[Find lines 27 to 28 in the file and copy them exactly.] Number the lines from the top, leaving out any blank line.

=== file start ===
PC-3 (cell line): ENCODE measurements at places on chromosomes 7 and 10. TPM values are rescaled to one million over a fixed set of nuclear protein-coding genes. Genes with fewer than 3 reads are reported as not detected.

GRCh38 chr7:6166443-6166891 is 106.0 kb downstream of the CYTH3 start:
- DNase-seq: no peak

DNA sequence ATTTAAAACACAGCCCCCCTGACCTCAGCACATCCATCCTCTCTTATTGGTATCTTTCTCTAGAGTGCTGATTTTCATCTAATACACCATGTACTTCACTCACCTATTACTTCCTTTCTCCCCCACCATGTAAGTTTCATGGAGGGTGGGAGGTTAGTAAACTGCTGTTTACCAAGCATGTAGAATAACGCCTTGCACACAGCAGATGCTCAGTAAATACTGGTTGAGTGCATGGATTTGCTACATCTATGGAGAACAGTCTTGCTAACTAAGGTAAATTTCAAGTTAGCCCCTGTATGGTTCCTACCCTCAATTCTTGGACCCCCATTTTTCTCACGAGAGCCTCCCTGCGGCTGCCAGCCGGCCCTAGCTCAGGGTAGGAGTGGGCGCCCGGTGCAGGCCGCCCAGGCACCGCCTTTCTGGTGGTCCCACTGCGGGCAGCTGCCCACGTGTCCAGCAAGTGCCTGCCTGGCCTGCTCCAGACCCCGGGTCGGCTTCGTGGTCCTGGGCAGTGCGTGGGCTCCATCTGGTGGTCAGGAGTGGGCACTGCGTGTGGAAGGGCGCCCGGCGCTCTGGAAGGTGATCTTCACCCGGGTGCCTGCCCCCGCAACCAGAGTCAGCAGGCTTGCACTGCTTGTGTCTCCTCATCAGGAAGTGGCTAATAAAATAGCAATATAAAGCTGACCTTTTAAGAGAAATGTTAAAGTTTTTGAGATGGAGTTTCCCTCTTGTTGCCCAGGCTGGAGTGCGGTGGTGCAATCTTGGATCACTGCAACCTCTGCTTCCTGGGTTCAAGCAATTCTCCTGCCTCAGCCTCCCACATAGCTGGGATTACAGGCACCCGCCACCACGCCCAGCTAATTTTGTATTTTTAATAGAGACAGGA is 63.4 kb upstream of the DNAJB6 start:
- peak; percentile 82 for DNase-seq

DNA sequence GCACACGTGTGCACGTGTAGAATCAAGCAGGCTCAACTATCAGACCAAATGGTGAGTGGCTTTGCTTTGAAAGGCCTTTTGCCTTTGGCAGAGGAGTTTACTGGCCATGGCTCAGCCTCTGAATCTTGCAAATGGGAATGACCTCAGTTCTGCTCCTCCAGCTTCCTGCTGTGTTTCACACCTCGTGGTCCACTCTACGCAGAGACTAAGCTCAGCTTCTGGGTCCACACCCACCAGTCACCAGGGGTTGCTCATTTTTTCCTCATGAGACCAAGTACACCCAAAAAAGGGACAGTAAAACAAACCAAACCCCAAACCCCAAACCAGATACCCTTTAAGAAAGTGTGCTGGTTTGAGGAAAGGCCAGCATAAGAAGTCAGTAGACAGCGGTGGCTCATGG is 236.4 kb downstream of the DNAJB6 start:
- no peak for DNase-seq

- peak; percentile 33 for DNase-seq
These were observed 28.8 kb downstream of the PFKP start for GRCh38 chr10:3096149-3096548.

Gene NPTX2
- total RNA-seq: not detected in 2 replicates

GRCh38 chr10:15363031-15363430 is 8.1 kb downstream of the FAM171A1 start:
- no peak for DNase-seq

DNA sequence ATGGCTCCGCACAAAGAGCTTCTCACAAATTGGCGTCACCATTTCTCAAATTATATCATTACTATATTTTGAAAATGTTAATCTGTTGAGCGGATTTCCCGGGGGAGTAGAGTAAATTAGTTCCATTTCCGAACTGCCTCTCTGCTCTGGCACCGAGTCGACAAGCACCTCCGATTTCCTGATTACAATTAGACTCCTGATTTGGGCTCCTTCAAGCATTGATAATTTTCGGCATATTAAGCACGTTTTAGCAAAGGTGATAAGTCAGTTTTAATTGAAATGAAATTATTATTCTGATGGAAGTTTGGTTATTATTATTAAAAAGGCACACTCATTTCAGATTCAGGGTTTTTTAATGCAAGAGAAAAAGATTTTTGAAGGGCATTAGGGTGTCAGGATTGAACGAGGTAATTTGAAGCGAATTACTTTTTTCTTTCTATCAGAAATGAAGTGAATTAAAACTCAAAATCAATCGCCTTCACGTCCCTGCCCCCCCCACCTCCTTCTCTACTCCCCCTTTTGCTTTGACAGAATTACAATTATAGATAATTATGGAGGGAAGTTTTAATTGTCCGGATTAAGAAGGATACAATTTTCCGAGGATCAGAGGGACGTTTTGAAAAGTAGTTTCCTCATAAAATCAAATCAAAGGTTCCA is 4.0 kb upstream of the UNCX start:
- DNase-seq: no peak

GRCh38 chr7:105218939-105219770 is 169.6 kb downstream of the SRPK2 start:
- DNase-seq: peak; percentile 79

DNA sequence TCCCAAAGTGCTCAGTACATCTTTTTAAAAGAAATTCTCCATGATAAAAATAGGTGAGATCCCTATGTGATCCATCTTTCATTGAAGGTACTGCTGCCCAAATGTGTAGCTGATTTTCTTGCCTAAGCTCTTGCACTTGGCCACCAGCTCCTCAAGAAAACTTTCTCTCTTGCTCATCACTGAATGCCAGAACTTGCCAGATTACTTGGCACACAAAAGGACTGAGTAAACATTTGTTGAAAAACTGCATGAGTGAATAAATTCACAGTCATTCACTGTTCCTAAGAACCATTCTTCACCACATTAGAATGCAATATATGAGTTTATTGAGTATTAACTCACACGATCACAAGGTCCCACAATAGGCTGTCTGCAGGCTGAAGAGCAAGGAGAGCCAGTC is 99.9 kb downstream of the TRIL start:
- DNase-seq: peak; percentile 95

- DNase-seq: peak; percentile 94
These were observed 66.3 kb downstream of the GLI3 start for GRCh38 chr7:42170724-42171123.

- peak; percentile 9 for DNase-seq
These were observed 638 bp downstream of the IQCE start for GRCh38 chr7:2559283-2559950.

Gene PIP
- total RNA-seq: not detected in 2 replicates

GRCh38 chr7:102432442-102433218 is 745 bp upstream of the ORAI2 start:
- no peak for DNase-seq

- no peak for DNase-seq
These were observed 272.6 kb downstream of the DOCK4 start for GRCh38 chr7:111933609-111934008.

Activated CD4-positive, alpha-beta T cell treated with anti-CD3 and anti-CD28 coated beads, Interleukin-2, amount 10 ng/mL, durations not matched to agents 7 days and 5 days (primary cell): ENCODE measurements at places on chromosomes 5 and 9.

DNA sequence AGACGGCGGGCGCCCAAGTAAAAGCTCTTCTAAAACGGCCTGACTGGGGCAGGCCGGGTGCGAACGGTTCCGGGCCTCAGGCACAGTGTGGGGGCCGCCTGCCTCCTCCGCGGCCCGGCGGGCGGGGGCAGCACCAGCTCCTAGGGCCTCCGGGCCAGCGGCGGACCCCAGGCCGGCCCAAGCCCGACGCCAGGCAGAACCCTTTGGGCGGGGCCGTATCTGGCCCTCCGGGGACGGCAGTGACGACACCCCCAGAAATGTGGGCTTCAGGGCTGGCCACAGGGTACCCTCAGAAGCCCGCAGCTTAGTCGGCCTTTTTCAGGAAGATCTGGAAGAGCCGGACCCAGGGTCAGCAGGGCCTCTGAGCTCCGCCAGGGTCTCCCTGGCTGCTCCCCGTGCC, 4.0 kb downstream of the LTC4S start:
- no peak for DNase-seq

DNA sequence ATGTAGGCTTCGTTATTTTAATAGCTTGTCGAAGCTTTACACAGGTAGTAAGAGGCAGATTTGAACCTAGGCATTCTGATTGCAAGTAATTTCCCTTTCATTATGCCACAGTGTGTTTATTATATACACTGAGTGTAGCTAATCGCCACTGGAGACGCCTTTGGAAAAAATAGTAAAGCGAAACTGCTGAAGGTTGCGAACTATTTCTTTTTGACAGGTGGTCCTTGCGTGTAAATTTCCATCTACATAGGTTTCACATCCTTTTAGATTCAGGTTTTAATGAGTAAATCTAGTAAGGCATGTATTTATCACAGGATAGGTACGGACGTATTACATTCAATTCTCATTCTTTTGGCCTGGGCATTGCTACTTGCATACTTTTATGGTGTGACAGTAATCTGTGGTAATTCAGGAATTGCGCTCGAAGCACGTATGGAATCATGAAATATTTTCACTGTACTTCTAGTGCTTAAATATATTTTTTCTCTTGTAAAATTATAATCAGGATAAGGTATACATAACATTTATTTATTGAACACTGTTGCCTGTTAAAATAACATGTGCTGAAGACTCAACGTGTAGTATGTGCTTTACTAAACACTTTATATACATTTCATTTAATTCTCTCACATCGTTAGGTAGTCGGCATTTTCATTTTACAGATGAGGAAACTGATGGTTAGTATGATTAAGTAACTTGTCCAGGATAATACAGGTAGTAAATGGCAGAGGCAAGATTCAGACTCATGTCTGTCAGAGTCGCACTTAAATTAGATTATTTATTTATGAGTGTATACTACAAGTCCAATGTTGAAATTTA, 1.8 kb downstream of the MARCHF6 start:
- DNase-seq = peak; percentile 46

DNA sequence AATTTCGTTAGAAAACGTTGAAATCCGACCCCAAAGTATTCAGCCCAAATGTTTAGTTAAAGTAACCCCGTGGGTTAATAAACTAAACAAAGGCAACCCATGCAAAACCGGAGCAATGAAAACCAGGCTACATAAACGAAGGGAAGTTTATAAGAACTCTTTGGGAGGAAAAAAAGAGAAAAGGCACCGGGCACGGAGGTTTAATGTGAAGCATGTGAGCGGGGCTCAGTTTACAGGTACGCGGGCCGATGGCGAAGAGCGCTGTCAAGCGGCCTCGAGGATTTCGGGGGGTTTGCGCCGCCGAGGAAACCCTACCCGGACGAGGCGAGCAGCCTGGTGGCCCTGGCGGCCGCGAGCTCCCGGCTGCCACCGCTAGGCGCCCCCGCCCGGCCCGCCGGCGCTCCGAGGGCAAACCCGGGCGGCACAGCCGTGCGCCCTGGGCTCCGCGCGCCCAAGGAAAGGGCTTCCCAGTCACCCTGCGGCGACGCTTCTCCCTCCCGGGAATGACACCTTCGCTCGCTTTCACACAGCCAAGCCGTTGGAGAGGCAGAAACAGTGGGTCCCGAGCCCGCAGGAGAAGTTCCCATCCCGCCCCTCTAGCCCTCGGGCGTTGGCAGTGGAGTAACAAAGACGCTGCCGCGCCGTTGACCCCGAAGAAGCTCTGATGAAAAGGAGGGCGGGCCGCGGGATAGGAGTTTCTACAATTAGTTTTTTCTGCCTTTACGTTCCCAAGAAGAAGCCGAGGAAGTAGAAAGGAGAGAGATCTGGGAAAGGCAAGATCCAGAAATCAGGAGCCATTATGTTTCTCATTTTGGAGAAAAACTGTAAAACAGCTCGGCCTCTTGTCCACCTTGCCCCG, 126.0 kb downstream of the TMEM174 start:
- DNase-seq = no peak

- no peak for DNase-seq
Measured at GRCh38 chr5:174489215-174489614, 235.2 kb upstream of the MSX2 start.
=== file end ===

- no peak for DNase-seq

- no peak for DNase-seq